What Are the Obstacles to Using Professional Benefit Plans Today?
For a few decades, some professional benefit plans were not readily available to owners due to Congressional law. With the recent changes in the law, the financial opportunity for business owners has returned and expanded. Yet, difficulties still impede access or implementation of this option for business owners. As a result, many business owners, as well as their accountants and attorneys, still are neither aware nor properly informed of their options. If they are knowledgeable, they do not know who should implement their professional benefit plans.
CPA’s, Tax Attorneys, and Financial Advisors
Business owners’ financial advisors (CPA’s, tax attorneys, and financial advisors) are often limited in their knowledge of professional benefit plans (OBP).
Generally speaking, CPA’s are knowledgeable in tax preparation and deductions, but cannot address operational or legal aspects of an OBP. Their expertise is tax deduction and deferral, but not plan design and operational aspects of professional benefit plans. ERISA codes govern OBP’s. CPA’s readily default to enrolled actuaries concerning ERISA code and OBP suitability. They also know that an enrolled actuary carries the liability concerning design and suitability for these plans.
To understand the limitations of attorneys with professional benefit plans, examine their orientation and training. Attorneys deal with legal questions and implications. They do not give opinions on the operational merits of a plan. Yet, this issue is the crux of where all forms of qualified plans usually fail a Department of Labor audit. Commonly, attorneys base opinions upon case law, especially with tax cases. However, legal information about professional benefit plans will not be found in court cases. This is due to the voluntary compliance process the Internal Revenue Service requires a business owner to go through to remedy a defective plan. These plans never become a court case because of the IRS’s compliance standard. Thus, there are no court cases that attorneys normally rely upon to determine case law. The authority is the ERISA codes, not the courts. The actuary is responsible for upholding the development of these plans in accordance with the ERISA codes and standards. His license and ability to practice could be lost if he develops a non-compliant plan.
Unless a financial advisor makes a living implementing professional benefit plans, this is no arena for part-time practitioners. Creating a plan with errors causes the plan to be disallowed, with years of deferrals reversed. What is the result? The owners or principals pay fines with compounding interest penalties. Worse yet, the non-deductible expense must be paid personally, not from a corporate account. This is a major enforcement rule of the Department of Labor. A plan properly designed through an actuary eliminates this risk. Proper design, installation, and administration through an actuary create immediate tax relief to the owner or executive and accelerated financial benefits result.
Who addresses operational concerns of a professional benefit plan? Why is this important?
Clearly, attorneys, CPA’s, and financial advisors are neither responsible nor liable for compliance or operational issues of an OBP. Under ERISA and the Department of Labor (DOL), the burden falls upon the licensed enrolled actuary. The DOL is the government agency that oversees all qualified plan operations, including 401(k), and assesses penalties for non-compliance. In 2003, the DOL imposed over $300 million in fines and penalties for qualified plans that were operationally non-compliant. Companysizes ranged from sole proprietorships to major corporations, some of which employ in-house plan administrators. The DOL’s audit rate has increased from 3% in prior years to an anticipated 8-11% for 2004 and beyond.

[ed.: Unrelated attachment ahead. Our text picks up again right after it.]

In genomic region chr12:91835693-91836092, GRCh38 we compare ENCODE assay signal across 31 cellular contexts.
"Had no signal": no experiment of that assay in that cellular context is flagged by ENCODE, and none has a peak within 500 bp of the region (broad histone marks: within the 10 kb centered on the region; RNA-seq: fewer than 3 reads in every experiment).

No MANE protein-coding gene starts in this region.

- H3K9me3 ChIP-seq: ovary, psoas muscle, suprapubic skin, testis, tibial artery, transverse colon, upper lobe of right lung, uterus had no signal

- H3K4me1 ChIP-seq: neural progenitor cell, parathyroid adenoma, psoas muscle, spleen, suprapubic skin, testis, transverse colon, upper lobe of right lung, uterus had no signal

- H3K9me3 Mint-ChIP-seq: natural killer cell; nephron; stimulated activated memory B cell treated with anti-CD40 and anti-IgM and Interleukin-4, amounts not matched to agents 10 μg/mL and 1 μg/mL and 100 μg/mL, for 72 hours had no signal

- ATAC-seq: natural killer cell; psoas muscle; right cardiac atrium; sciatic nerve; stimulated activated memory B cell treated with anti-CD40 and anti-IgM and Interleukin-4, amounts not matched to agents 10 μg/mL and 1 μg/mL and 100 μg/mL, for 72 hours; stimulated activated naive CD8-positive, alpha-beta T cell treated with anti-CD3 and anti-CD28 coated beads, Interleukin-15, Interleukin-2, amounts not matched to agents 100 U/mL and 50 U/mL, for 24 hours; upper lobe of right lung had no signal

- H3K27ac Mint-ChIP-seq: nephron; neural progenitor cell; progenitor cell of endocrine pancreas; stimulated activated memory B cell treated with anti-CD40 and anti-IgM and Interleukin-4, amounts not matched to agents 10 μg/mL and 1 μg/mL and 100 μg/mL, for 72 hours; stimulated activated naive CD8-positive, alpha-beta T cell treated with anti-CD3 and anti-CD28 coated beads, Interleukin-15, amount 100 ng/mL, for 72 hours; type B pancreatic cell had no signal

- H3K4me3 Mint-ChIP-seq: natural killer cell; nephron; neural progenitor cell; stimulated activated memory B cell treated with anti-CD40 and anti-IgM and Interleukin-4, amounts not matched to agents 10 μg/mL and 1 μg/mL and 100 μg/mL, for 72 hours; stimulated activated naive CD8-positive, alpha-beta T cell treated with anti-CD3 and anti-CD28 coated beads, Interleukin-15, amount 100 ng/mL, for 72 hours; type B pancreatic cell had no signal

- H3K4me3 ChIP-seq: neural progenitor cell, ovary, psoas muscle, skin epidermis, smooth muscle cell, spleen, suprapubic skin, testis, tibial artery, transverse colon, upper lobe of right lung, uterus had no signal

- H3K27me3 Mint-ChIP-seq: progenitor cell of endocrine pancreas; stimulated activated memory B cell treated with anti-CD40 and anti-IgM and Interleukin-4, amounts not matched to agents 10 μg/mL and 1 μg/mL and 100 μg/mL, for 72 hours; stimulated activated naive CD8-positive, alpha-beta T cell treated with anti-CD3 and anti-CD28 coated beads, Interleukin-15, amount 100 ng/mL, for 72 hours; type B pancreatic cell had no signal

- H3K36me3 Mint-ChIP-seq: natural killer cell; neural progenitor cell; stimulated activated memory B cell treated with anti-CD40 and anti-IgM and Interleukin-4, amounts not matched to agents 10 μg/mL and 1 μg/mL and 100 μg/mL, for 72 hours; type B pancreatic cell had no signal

The opportunity is available, but who will do the job?
Here is the business owner’s crisis. Obviously, an enrolled actuary is necessary to create the structural integrity and proper implementation of an OBP as a sound and legitimate retirement investment. However, business owners today feel the impact of complex ERISA codes and prior laws of Congress even though repealed. Baby boomer owners, professionals, executives and highly compensated individuals now have the legal freedom to have OBP’s again. They also have the need. But, now that the opportunity is here, who will do the job?
Even if owners recognize the power of an OBP for themselves, how will they find the right person to create it? The demand and need for an actuary’s expertise far surpasses the supply. The decisions of Congress in the past created the current “brain drain” of actuarial expertise. Most actuaries with these skills either retired or left the profession after two decades because they could not financially sustain their career during the near dormant years. Now there is a scarcity. It will take newer, younger actuaries years to develop a thorough understanding and knowledge of the implementation of the codes requisite for effective OBP plan design. They may be familiar with the past five to seven years, but they do not know the complexities and tax exceptions that occur over a fifty-year span of law. An actuary with this knowledge and experience is necessary to design and implement these plans.
Yet, soon-retiring business owners cannot wait. This level of competence is exactly what is needed to design and implement complex professional benefit plans. Unless an enrolled actuary has been involved on an on-going basis with professional benefit plans for a minimum of several decades, they would not have the ability to create such specialized plan designs that meet ERISA standards and individual owner needs.